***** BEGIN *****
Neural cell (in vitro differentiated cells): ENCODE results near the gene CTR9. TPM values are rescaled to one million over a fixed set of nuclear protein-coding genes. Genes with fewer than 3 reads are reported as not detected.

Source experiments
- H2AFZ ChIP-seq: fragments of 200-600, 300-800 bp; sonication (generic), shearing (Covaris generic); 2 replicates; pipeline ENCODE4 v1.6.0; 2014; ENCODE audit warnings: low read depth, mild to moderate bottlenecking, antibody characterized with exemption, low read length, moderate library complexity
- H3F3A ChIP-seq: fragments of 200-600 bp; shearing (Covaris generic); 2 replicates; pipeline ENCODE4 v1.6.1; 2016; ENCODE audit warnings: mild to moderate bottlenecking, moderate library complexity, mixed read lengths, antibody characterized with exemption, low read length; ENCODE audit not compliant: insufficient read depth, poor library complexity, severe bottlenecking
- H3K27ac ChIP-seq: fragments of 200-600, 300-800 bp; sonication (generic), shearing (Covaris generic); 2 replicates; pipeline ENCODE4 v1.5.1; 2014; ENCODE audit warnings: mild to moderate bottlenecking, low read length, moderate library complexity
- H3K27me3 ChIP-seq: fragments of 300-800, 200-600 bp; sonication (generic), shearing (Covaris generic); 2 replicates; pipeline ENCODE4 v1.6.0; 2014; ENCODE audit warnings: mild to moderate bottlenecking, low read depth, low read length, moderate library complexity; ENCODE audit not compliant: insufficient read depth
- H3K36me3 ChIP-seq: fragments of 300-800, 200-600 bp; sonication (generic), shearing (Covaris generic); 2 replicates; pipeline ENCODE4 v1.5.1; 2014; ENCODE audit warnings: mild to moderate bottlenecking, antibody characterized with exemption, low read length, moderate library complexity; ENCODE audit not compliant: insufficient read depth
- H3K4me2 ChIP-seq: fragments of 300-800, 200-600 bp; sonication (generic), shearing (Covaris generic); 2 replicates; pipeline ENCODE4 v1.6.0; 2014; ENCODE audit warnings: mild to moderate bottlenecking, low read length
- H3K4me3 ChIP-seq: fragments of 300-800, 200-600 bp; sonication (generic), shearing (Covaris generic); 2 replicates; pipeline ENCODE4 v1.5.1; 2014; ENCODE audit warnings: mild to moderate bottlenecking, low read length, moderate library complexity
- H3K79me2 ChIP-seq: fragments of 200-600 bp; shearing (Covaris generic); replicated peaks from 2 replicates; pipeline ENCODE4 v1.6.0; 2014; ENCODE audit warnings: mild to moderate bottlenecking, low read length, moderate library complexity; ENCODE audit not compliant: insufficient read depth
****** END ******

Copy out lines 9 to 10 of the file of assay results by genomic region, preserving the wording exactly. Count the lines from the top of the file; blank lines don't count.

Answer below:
- H3K4me3 ChIP-seq: fragments of 300-800, 200-600 bp; sonication (generic), shearing (Covaris generic); 2 replicates; pipeline ENCODE4 v1.5.1; 2014; ENCODE audit warnings: mild to moderate bottlenecking, low read length, moderate library complexity
- H3K79me2 ChIP-seq: fragments of 200-600 bp; shearing (Covaris generic); replicated peaks from 2 replicates; pipeline ENCODE4 v1.6.0; 2014; ENCODE audit warnings: mild to moderate bottlenecking, low read length, moderate library complexity; ENCODE audit not compliant: insufficient read depth